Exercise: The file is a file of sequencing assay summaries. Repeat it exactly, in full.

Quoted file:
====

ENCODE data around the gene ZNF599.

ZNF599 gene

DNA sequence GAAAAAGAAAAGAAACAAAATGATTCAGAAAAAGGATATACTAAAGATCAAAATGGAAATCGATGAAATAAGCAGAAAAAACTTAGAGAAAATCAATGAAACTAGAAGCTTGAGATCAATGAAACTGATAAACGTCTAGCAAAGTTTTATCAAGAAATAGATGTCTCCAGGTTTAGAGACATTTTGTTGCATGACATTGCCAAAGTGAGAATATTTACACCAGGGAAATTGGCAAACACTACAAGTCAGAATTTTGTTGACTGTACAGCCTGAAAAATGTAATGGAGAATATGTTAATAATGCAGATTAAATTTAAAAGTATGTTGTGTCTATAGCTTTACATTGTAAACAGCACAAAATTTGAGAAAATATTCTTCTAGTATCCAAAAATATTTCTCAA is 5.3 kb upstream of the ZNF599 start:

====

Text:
ENCODE data around the gene ZNF599.

ZNF599 gene

DNA sequence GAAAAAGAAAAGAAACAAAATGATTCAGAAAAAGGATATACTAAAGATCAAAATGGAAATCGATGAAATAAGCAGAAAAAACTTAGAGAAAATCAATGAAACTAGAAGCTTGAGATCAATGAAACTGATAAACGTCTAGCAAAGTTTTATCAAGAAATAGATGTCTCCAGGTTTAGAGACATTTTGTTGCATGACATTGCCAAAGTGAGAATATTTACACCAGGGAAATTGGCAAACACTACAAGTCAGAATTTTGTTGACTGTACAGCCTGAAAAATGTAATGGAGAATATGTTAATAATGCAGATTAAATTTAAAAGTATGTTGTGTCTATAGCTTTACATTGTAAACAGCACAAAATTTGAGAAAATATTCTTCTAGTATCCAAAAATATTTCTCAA is 5.3 kb upstream of the ZNF599 start: